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The were given a new name and a new identity. Their boldness was rewarded with people coming to know Christ. They invested in the church through a year of teaching and preaching. Crowds gathered to hear faithful teaching. Where is God calling us to go? How can we faithfully communicate Christ at all times? What would it mean for us to be bold in bringing Christ to this community? Who among us is God preparing so that we can send them out to start another new church?
How can we help the church prepare for that? What would it mean to release the most gifted among us? What anxieties does that cause when you think about it? What barriers does this church need to break down so that everyone hears the Good News?
Lessons in Church Planting from the Book of Acts | Church Planting Wiki
The early church was ethnically diverse. They were culturally, economically, and sociologically diverse. The church worshiped the Lord daily. The church took time to fast regularly. They heard from the H. Their vision came directly from the H. They received specific direction and vision for their ministry.
God sent out their best to do mission work. They commissioned their people by laying on hands and then sent them out. What can we do to reach people who are not like us ethnically? What barriers exist that we need to break sociologically, economically, and culturally? How do we break those barriers? Who is God telling us we need to reach? What can we do to make sure we clearly hear the H. What specific vision or direction are we being given by the H.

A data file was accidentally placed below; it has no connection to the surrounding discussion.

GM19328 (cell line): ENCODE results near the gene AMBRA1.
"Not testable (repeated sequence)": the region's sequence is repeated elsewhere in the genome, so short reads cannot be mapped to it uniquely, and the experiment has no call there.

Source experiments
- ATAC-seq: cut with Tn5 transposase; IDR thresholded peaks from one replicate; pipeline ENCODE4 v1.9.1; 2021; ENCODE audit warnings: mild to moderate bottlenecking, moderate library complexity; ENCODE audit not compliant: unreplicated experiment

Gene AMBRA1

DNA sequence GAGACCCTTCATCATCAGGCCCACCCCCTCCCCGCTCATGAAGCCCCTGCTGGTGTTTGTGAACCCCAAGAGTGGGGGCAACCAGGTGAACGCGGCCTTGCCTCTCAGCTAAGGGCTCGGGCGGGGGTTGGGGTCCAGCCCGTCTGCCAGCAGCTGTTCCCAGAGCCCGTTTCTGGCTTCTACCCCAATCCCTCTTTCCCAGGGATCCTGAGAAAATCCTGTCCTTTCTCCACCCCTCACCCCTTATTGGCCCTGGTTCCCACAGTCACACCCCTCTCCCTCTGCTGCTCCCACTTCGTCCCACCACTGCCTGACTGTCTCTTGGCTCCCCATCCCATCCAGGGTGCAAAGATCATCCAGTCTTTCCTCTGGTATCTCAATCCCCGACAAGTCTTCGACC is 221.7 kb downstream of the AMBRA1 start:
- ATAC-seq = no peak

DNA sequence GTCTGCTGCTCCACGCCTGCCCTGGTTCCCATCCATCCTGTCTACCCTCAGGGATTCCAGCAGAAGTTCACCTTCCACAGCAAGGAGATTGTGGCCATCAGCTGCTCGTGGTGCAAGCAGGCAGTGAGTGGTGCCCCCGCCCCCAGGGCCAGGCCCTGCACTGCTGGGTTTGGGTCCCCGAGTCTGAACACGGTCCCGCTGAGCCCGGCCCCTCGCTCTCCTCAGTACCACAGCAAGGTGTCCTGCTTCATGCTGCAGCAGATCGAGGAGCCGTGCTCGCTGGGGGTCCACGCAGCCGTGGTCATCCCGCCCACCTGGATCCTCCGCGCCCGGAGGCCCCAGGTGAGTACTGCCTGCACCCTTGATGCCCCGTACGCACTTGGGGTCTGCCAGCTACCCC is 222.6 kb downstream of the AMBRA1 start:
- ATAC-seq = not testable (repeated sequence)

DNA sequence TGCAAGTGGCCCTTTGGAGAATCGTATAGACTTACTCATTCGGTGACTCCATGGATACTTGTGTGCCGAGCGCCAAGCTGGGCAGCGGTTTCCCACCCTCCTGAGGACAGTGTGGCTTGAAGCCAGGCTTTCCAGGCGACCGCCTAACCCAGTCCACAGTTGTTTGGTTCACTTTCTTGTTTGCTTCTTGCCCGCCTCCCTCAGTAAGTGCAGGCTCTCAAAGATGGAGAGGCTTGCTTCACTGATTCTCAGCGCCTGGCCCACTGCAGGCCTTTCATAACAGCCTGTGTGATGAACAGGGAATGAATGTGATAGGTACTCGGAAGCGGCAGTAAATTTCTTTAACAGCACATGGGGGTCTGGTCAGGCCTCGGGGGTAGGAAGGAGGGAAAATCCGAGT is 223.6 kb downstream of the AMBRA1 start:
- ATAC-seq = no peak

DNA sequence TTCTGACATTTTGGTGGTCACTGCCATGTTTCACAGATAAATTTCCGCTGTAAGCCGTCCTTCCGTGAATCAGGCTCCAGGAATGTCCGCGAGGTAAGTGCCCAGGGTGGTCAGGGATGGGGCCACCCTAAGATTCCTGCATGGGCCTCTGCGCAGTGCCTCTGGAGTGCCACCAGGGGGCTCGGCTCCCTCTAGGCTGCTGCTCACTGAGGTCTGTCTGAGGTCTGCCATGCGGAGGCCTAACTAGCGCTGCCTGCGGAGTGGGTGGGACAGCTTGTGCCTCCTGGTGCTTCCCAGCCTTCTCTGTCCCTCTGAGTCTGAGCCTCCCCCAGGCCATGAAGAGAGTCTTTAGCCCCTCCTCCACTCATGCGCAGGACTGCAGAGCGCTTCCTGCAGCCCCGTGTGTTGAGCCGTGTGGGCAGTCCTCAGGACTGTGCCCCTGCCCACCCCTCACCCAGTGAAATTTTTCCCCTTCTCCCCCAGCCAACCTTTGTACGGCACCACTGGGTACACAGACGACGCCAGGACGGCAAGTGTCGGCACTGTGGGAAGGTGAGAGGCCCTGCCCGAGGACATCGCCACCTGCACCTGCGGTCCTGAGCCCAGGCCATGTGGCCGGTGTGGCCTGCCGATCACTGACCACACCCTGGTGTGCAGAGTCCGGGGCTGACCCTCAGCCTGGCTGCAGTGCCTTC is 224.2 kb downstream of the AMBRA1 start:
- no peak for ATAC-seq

What can we do to help people better understand fasting and prayer? Who do we need to commission and send out? What might that cost us? Paul traveled throughout the area to bring the Gospel. Paul talked with the believers to see who God was raising up. Paul took Timothy under his wing to train and equip him. There is a spiritual heritage to faith. Paul chose someone with a good reputation, with good references. Mentoring happened as they shared ministry together.
Lessons in Church Planting from the Book of Acts
Paul contextualized the ministry so that the Jews might receive it. They reminded the church about the need to be obedient to those in authority. The churches were strengthened by their affiliation with the Jerusalem church. The church continued to grow. What will need to happen to bring the message of Christ to our ministry area? Who is God laying on your heart to mentor? Who is your Timothy? Paul contextualized the ministry…What does that mean for us in our community?
Why is that important? What does our connection with the Evangelical Covenant Church mean? What does growth mean for the church? What might it not mean? They listened to the leading of the H. They went where God sent them. Know the areas where God has called you to do ministry. They prayed and asked God for their next steps.